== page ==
HC Deb 06 August 1850 vol 113 cc888-91

House in Committee.

Clause 10.

MR. G. A. HAMILTON moved, that the appointment of officers should be committed to the managing committee of the dispensary district, subject to the control of the guardians. He objected to the power given to the Commissioners by the clause as it stood, to determine absolutely the salaries and qualifications of medical officers; and he considered that the appointments ought to be open to all duly qualified medical men.

Amendment proposed, p. 4, 1. 19, to leave out the words "with such qualifications and salaries as the said Commissioners shall determine," in order to insert the words "duly qualified by law," instead thereof.

Question put, "That the words proposed to be left out stand part of the Clause."

The Committee divided:—Ayes 36; Noes 15: Majority 21.

Clause agreed to; as was Clause 11.

Clause 12.


urged upon the right hon. Secretary for Ireland the expediency of striking out for the present all the clauses relating to infirmaries, and leaving the Bill a Bill relating to dispensaries alone. The subject of infirmaries was a very large and important one. They possessed property by bequest and otherwise; and it was not right they should be handed, as the Bill proposed, to the complete authority of the Commissioners. The profession was of opinion that the infirmaries should be exempted. If the Government would not consent to this, he would move an Amendment, that the governors of infirmaries should, if they thought proper, claim exemption.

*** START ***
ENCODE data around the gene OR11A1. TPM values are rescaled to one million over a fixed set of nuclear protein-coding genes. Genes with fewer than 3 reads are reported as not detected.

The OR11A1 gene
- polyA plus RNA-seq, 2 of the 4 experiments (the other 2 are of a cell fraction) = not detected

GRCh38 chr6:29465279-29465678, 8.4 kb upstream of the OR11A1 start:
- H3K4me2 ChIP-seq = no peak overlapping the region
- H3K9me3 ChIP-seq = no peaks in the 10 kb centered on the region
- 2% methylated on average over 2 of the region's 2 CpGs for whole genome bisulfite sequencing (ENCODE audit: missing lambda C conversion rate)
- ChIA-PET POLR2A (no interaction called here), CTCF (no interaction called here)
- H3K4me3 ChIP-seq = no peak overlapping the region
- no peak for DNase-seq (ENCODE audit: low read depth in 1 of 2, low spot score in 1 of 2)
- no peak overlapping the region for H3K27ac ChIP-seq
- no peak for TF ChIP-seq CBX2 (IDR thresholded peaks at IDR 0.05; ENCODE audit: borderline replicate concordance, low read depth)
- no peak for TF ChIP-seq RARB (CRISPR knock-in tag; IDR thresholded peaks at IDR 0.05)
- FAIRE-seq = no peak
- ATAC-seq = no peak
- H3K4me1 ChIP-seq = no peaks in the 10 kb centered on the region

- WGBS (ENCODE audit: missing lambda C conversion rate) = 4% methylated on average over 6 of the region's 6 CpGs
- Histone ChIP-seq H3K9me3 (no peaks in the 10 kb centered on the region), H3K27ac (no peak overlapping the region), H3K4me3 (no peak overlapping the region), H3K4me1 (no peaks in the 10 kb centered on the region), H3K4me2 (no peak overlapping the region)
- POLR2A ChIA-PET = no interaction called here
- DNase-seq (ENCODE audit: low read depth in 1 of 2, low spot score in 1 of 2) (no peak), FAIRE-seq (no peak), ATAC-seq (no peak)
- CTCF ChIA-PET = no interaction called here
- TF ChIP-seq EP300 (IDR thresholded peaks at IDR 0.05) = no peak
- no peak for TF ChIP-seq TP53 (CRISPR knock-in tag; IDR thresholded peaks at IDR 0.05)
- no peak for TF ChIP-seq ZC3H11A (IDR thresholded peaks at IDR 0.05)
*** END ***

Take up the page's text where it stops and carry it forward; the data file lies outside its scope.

must resist the Amendment.


was anxious to protect the practitioners in Ireland, who were generally men of very high merit, from the power of the Commissioners, who might, under the clause, determine the important question of medical qualifications arbitrarily. He considered all the medical offices should be open to all medical men who were at present qualified by law.

Amendment proposed, page 5, lines 14 and 15, to leave out the words "from and after the passing of this Act," in order to insert the words "is, or," instead thereof.


said, he had no objection to introduce some proviso which would meet the case of institutions haying property, and which he would introduce on the report. He could not consent to mutilate the measure by confining it to dispensaries, nor to make its operation conditional on the consent of the governors of other institutions. Such an exemption would prevent the complete arrangement; that was contemplated, and interfere with the establishment of district hospitals. He believed also, that the abuses of the infirmaries were as great as those of the dispensaries.


, looking at the magnitude of the changes proposed, could not but wish that the Bill might be postponed till next Session. They were dividing on most important questions with less than fifty Members present, including very few Irish Members, and nothing was more easy than for the Government to over-ride whatever objections might be made.